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Concerns Grows for Young Monk Seal on Kaua`i

After wildlife biologists and veterinarians relocated a 10-month-old Hawaiian monk seal on March 30th from the Lihi Canal in Kapa‘a, to a beach on the island’s west side they’d hoped she would stay away from the canal.  Two days ago the seal, identified as RH92, returned to the canal along with an adult seal (RK13). Together they’ve been seen feeding on small fish in the manmade waterway along with discarded fish parts. The return of RH92 to Lihi is prompting stepped-up public awareness and outreach and potentially enforcement of littering laws for fishermen who dispose of fish parts in the water.

Jamie Thomton, the Kaua‘i Marine Mammal Response Program Coordinator for the National Oceanic and Atmospheric Administration (NOAA) explained, “Any time you attract a wild animal into an area where human use is high, you’re increasing the risk of interaction between people and the seal.  You’re also exposing the seal to more risks, such as fishing nets that might be in the water, fishing hooks or strikes by boats.”  The endangered Hawaiian monk seal is protected by both federal and state laws, and injuring or killing a seal carries serious penalties.

The day after RH92 (now carrying a radio transmitter on her back so her movements can be tracked), returned to the canal she rested and basked in the sun on nearby Fuji beach.  As is standard practice with any of Kaua‘i’s population of an estimated 45 Hawaiian monk seals, volunteers posted signs asking people to give her wide berth. “We try to foster the co-existence with public education and outreach,” said Mimi Olry, the Kaua‘i Marine Mammal Response Field Coordinator with the DLNR Division of Aquatic Resources (DAR).  She added, “We depend on people taking up a sense of doing what’s appropriate around these large marine mammals.  We’d like to see people respect them, give them their space, and not to create situations that put both seals and humans at risk.”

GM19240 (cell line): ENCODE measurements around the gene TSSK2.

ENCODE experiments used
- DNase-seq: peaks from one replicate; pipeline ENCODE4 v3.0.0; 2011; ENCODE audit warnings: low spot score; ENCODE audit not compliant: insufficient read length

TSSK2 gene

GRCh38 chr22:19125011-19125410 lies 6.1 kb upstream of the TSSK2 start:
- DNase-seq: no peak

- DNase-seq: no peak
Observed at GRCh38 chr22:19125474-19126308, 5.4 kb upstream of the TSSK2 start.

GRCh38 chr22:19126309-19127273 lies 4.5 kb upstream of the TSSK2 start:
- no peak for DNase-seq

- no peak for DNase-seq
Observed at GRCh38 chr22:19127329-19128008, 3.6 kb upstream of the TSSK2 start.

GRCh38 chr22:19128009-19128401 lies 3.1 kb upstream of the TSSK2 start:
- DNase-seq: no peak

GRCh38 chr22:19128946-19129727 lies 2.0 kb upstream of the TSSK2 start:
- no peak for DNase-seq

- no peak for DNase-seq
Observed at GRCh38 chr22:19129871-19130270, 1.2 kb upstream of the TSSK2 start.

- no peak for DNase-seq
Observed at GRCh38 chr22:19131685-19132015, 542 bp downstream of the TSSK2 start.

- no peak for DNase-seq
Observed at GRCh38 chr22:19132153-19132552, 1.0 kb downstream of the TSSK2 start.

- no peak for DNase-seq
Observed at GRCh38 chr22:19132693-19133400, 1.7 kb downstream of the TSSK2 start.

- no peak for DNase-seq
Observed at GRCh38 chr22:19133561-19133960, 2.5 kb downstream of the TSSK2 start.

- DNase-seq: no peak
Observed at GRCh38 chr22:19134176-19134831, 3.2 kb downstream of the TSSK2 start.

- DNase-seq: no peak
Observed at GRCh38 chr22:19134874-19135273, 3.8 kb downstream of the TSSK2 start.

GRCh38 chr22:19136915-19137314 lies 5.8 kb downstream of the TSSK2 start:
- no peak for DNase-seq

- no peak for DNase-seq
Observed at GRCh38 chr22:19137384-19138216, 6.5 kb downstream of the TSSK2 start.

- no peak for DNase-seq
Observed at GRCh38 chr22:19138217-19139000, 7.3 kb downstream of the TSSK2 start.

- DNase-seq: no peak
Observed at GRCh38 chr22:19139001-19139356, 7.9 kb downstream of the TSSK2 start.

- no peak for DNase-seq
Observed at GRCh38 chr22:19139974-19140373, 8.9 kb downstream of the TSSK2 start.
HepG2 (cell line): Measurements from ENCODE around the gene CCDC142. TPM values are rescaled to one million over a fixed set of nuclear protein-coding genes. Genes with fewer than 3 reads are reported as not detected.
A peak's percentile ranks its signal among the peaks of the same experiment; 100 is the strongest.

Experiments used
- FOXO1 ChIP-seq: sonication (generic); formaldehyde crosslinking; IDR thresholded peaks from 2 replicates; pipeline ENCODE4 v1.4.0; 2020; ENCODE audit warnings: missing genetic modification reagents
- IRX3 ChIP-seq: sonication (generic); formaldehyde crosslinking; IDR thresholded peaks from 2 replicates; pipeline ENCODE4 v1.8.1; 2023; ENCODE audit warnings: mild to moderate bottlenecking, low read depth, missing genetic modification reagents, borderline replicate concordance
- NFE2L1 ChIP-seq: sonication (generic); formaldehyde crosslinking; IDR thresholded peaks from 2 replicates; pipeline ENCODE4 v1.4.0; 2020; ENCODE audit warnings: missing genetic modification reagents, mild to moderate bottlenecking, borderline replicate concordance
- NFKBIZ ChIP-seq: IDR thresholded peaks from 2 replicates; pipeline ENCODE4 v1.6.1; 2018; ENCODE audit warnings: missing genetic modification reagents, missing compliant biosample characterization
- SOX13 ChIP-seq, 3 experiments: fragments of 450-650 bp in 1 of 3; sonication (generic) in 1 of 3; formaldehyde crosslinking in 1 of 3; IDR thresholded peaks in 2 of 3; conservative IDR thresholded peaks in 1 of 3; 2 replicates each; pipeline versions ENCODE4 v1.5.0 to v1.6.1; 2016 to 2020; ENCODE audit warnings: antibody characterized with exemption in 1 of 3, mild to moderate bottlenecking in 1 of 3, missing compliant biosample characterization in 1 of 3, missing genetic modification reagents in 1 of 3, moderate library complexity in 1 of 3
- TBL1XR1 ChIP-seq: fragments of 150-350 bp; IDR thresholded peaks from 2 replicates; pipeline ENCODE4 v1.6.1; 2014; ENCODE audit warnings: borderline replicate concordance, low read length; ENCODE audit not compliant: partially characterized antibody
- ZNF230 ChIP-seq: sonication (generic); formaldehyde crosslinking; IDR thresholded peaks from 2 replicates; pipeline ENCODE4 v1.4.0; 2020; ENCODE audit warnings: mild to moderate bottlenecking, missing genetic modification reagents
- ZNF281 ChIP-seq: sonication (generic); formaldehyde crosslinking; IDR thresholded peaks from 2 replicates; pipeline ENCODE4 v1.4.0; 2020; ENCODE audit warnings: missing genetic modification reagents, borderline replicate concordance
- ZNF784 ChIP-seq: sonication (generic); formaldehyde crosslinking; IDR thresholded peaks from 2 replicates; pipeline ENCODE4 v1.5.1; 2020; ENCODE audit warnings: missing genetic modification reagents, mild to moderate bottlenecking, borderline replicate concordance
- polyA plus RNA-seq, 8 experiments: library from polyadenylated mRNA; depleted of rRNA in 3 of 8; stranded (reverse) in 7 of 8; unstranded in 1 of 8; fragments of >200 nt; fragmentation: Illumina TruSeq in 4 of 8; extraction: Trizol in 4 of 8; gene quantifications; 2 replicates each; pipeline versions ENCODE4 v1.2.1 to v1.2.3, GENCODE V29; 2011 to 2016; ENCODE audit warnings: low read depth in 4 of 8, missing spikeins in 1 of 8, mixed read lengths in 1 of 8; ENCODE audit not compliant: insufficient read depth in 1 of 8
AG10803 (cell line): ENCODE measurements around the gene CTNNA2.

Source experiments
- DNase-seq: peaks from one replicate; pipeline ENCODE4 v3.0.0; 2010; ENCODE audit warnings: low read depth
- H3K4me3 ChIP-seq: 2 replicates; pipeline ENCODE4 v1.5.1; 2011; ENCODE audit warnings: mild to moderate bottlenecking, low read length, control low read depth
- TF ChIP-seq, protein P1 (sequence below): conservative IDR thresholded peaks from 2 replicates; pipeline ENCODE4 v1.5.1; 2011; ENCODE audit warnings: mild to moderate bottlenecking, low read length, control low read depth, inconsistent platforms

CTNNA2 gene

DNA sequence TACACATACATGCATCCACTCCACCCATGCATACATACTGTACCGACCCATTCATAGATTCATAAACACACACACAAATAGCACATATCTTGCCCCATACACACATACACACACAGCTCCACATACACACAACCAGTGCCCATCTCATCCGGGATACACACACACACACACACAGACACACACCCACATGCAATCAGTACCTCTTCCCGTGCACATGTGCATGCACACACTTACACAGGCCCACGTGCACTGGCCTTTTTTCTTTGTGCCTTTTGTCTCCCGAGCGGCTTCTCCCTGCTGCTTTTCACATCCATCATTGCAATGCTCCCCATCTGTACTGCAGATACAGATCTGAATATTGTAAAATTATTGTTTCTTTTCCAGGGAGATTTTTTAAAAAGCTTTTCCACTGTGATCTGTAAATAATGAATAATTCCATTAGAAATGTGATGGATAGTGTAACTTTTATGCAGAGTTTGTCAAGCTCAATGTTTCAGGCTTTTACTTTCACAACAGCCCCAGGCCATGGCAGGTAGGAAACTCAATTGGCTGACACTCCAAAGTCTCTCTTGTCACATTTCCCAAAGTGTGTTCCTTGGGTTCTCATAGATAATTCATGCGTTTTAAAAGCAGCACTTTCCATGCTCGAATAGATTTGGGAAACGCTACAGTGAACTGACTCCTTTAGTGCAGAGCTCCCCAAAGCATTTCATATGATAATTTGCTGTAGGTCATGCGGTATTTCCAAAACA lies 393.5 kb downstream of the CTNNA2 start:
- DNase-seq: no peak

The disposal of litter, like fish parts, is not only illegal, they decompose in water that people fish and swim in. Officers from the DLNR Division of Conservation and Resources Enforcement (DOCARE) are increasing their visibility and patrols at Lihi. For now they want to be sure captains, crews, and fishers on boats that launch from the canal’s ramp know that disposing of any fish parts in the water is against the law. If one-on-one education doesn’t work DOCARE officers may begin writing citations for littering.

Monk seals frequently explore inland fresh waterways like streams and rivers. The attraction of discarded fish parts in these areas is particularly hazardous for young monk seals. Over the past two and a half years, two yearling seals were found dead in the Lihi Canal. It’s believed they drowned, possibly after getting entangled in fish nets. Neither seal had any sign of disease or obvious trauma.

“The last thing we want is to lose RH92, because she’s come back to Lihi, for the easy food of discarded fish guts, heads, and tails,” Thomton said.  He added, “We’re focusing outreach, education and possible enforcement efforts on boat fishing, as this is where the parts are coming from.”  The law requires that all fish parts be thrown into garbage cans provided at all State of Hawai‘i small boat harbors.

Hawaiian monk seals feed mostly on small reef fish, tako (octopus), and lobsters. Despite beliefs to the contrary, they do not feed on fish like ono, ahi, and mahi mahi.  Extensive scientific studies have shown what species of prey the monk seals prefer, and there’s no evidence that they feed on the large, fast moving pelagic fish that deep sea fishermen prefer.